According to a 1992 article that Vander Tuin wrote for RAIN magazine, he had been working on a biodynamic farm named Topinambur near Zurich, Switzerland. He also traveled to explore other farms—Birsmatterhof in Germany (close to Basel, Switzerland) and Les Jardins de Cocagne in Geneva, Switzerland. Vander Tuin noted that the producer-consumer food alliance in Geneva had been founded by a man inspired by the co-op movement in Chile during Salvador Allende’s administration (1970-73). These experiences shaped Vander Tuin’s thinking as he returned to the United States and began talking with Witt, Van En, John Root, Jr., Andrew Lorand, and others. Each individual was generally knowledgeable about anthroposophy and biodynamic farming (two pillars of Steiner’s legacy).
Witt recalls that their discussions were informed by Steiner’s concept of world economy, and she felt that the work of the Schumacher Society best put those ideas into practice. “One of Steiner’s major concepts was the producer-consumer association, where consumer and producer are linked by their mutual interests,” she explained. “And one of Schumaker’s major concepts was ‘to develop an economy where you produce locally what is consumed locally.’ We began to see CSA as a way to bring these key ideas together.”
In those early days, Witt recalls that there was much talk of biodynamics, anthroposophy, and the “Small is beautiful” philosophy of E.F. Schumacher, but definitely no talk of Japan. “None of us had heard yet of what was happening in Japan.”
On this point, Anthony Graham and Trauger Groh of the Temple-Wilton Community farm agree. None of the CSA pioneers in the United States had heard a word about teikei in Japan.
As Anthony recalls, “We (Anthony Graham, Trauger Groh, Lincoln Geiger) all went to a conference in Kimberton, Pennsylvania, as well as a group from South Egremont including, I believe, Robyn Van En. This was after both of our farms had started, maybe a year later. A speaker at the conference mentioned what was going on in Japan, and that was the first any of us learned about it.”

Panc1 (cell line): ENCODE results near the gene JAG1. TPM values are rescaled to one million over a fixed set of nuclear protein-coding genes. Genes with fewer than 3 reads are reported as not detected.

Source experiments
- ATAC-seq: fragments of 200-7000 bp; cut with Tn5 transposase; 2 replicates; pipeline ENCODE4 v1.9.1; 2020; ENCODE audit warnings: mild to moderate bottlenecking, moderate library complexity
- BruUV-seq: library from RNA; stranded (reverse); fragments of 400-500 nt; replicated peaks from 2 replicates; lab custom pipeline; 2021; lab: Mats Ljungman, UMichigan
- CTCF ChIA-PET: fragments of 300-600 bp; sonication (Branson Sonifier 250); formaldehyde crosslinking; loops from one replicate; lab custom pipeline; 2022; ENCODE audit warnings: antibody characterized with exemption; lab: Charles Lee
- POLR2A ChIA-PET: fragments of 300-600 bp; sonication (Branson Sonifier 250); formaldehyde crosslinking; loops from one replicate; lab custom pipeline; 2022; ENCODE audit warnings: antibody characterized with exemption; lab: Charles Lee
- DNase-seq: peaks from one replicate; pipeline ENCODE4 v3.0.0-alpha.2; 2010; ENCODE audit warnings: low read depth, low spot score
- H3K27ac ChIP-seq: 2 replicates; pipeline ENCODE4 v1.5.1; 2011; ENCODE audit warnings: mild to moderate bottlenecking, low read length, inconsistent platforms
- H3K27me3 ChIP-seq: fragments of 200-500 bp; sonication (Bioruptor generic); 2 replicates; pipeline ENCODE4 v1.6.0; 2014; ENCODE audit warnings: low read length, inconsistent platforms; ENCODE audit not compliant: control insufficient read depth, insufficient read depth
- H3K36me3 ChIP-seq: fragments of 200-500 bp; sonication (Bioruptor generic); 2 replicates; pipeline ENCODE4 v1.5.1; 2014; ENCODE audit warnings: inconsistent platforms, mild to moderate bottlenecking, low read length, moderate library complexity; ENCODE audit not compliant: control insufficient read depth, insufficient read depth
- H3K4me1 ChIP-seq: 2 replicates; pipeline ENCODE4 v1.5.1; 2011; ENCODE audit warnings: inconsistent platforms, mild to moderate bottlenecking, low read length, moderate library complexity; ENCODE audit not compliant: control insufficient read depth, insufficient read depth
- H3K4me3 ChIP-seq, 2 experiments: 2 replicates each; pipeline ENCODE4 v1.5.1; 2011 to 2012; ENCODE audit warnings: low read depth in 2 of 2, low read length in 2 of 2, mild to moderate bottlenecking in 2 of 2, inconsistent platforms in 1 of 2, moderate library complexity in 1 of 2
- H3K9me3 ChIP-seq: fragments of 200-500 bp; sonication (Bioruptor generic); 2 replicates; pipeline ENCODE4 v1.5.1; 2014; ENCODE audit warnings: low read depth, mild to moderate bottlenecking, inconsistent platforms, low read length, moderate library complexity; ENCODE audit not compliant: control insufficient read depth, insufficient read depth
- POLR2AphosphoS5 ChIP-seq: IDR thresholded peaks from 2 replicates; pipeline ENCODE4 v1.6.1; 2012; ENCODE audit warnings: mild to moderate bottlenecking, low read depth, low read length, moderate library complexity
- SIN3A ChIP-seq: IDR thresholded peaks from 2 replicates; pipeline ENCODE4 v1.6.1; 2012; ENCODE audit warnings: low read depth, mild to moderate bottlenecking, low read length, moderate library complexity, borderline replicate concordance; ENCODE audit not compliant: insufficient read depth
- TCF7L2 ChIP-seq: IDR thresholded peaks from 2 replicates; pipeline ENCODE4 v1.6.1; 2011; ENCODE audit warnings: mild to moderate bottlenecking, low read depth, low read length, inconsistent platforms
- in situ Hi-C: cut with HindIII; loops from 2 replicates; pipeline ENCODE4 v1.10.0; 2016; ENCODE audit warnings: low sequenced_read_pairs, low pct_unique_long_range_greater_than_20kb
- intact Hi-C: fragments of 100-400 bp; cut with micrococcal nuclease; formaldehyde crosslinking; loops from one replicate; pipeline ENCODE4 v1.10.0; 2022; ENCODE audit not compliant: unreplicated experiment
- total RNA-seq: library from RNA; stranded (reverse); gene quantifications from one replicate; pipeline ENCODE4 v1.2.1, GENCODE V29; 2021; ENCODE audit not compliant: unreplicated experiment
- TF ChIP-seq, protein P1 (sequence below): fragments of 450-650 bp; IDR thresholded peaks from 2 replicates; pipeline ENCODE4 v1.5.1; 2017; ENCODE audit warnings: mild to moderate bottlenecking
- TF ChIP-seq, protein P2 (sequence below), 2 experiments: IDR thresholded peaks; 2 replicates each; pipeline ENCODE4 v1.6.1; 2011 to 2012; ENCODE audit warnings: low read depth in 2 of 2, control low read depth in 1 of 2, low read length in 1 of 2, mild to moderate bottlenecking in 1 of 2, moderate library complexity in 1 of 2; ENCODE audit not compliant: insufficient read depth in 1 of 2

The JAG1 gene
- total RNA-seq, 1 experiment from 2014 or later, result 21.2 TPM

In autumn 1985, with Vander Tuin’s enthusiasm added to the wherewithal of the rest of the community, the Massachusetts group undertook a project with an apple orchard. Root and a community of developmentally disabled people from nearby Berkshire Village sold 30 shares in the orchard. They then picked, sorted, and distributed 360 bushels of apples, as well as cider, hard cider, and vinegar.
While that project was underway, the core group made plans. They began as the CSA Garden at Great Barrington (not Indian Line Farm), an unincorporated association managed on behalf of all shareholders with Witt, Root, Van En, and Jan Vander Tuin acting as principals. The association entered into a three-year lease with Van En to use land at Indian Line Farm for a garden starting in 1986, the same year the Temple-Wilton Community Farm started about 80 miles to the northeast in New Hampshire.
The association that leased Indian Line Farm held onto the name CSA Gardens at Great Barrington until 1990, when there was a difficult split. Robyn stayed on her land, while the farmers and many members departed to form the Mahaiwe Harvest CSA at nearby Sunways Farm.
Robyn went on to write the pamphlet “Basic Formula to Create Community Supported Agriculture,” produce the video “It’s not just About Vegetables,” and in 1992, found CSA North America (CSANA), a nonprofit clearinghouse to support CSA development.
In 1997 at age 49, Robyn died of an asthma attack. Her contributions were later recognized in the naming of a national clearinghouse of information, the Robyn Van En Center for CSA Resources.
After Van En’s death, her son was forced to sell the farm. The farmers who had been working the land could not afford to buy it. But with the help of the Schumacher Society, they partnered with a community land trust and The Nature Conservancy to buy Indian Line Farm in 1999. This partnership serves as a model for other CSAs.